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In this article, Sheila King, Clinical Risk Advisor, outlines learning from incidents occurring in emergency departments and presents advice to assist staff working in emergency medicine services to mitigate the risk of patient safety incidents.

Emergency medicine provides an essential service for service users and communities and fulfils a unique and crucial remit within the national healthcare system.1

The State Claims Agency completed a review of incidents on the National Incident Management System (NIMS), relating to the service of emergency medicine in the second quarter of 2022. These incidents were reported by emergency departments, clinical decision units, local injury units, urgent care centres, acute medical short stay units, and medical and surgical assessment units. A total of 1,465 service user incidents were reported on NIMS during this timeframe.

This article presents the learnings from those incidents as well as risk management advice to assist those working in emergency medicine services to mitigate the risk of patient safety incidents.

Incident analysis

Most incidents (88%) were reported as negligible or minor in severity, with less than 1% of incidents resulting in significant injury. The majority of incidents (59%) related to clinical care.

Clinical care incidents included those related to emergency department capacity, such as overcrowding (for example, demand exceeding bed/trolley numbers available, accommodation of patients in corridors), and emergency department staffing, resulting in prolonged waiting times and deficits in the monitoring of patients. Prolonged waiting time for clinician assessment following triage was reported to have resulted in service user deterioration. Other reported emergency department capacity incidents resulted in delayed, incomplete, or omitted care.

Clinical care incidents also arose where there was a lack of clear referral pathways and processes between teams/services and ineffective inter-team communication. These often resulted in delays in service users’ assessment and/or care.

Slips, trips and falls incidents were also reported. A significant number of these were unwitnessed, and inadequate staffing levels to provide sufficient observation/assistance to service users may have contributed to these incidents.

Other reported incidents included those relating to service users taking their own discharge and incidents of patients harming themselves in the emergency department.

Issues related to staffing levels and the physical capacity of the emergency department featured in many of the incidents reported.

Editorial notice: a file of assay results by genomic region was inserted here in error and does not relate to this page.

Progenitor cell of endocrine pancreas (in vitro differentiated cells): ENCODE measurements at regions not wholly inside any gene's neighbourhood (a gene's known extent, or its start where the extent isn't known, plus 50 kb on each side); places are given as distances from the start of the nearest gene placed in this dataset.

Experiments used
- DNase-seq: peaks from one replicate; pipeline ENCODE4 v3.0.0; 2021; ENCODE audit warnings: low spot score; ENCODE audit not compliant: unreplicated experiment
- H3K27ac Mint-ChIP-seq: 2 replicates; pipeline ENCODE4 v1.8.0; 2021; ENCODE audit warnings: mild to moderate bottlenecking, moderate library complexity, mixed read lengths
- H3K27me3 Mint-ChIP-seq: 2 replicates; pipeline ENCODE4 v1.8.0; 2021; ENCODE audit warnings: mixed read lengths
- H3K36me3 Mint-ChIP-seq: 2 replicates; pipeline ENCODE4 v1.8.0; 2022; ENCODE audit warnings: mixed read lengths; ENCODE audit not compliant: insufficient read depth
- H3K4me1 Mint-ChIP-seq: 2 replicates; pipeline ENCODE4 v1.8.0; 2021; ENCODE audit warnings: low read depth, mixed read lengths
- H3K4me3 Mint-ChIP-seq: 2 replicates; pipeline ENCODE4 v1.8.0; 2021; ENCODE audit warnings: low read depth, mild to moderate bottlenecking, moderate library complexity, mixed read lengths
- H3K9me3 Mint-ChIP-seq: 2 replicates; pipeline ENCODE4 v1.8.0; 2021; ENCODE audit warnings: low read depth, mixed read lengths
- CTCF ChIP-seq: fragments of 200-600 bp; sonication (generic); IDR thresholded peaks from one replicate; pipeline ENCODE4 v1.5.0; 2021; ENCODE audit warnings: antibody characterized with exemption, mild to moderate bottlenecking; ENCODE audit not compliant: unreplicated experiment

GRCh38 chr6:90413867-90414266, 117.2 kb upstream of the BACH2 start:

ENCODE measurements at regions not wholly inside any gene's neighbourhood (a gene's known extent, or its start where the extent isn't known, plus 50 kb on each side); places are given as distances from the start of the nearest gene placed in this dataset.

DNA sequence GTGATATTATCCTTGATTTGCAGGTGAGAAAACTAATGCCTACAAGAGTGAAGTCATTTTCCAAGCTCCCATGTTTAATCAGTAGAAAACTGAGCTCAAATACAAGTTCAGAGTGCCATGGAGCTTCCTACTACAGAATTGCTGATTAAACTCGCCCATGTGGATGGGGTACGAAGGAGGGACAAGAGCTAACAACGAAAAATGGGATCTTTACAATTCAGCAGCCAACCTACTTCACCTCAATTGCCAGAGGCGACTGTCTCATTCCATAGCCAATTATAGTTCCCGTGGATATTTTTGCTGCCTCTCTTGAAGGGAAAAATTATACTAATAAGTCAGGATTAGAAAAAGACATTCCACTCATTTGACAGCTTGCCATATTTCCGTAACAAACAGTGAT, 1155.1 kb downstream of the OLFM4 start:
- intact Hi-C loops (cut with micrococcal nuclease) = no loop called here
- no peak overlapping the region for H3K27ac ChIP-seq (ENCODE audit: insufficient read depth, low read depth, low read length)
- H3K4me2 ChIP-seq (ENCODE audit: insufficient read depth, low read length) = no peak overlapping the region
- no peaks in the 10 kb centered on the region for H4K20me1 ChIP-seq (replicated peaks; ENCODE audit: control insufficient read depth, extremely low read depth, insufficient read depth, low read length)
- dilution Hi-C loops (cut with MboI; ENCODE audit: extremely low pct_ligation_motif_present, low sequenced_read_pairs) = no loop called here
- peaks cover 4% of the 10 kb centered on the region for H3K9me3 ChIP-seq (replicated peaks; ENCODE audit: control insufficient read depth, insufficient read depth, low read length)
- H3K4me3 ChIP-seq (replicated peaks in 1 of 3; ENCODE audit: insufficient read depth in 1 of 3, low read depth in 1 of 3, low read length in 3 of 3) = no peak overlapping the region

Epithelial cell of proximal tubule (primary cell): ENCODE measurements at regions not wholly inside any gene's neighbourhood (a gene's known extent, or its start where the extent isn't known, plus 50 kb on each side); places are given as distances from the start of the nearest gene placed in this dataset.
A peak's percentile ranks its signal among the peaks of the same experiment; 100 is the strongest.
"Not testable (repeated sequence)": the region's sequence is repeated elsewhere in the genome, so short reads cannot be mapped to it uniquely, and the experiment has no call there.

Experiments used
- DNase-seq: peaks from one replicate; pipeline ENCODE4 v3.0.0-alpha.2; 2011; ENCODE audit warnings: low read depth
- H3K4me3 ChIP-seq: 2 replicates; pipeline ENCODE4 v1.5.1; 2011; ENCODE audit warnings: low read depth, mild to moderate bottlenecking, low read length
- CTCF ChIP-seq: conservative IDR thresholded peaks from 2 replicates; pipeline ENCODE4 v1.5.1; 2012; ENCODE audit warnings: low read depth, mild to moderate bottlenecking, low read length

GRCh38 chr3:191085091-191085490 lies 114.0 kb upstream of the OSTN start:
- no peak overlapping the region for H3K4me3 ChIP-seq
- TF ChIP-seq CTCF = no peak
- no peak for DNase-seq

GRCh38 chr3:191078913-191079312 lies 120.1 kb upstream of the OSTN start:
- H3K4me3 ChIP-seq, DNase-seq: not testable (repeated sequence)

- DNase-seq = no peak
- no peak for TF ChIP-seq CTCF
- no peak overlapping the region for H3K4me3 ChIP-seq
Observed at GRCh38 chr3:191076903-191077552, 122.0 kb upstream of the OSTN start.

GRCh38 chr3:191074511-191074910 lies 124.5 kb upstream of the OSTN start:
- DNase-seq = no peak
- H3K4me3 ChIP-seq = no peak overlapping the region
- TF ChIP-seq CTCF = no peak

Risk Advice

Based on our analysis of these incidents, we provide the following key advice for frontline and healthcare management staff:

Advice for frontline staff:

  • The care of service users with complex profiles and/or identified as being high risk at triage should be prioritised and escalated where appropriate.
  • Service users who experience prolonged waiting times for clinician assessment should be observed and monitored in order to identify those at risk of clinical deterioration and ensure appropriate care is provided. In particular, the Emergency Medicine Early Warning Score (EM EWS) should be used from triage to discharge, to support the recognition of and response to deteriorating patients. Clinical pathways, referral and escalation protocols should be clearly communicated to all staff to ensure timely assessment and care.
  • Attention should be paid to effective communication between health and social care personnel, particularly in relation to clinical information and handover of care.
  • Collaborative cooperation between teams should be promoted and encouraged.
  • Falls risk assessments should be undertaken as part of the nursing assessment, to identify service users who are at increased risk of falls and to implement preventative measures. Consideration should be given to the use of available emergency department-specific fall risk assessment tools.

Advice for healthcare management:

  • System processes and work practices should be in place to deal with overcrowding.
  • Risk assessments of overcrowding and patient flow should be undertaken and, where possible, mitigating actions implemented to reduce the risk of patient safety incidents.
  • Action plans should be developed and implemented to reduce the risk of harm to service users while awaiting assessment/care.
  • Staff levels and skill mix should be monitored and managed to ensure appropriate cover and expertise in dealing with service demands at times of high activity.
  • Emergency department waiting times should be audited and measured against national targets.

References available upon request.

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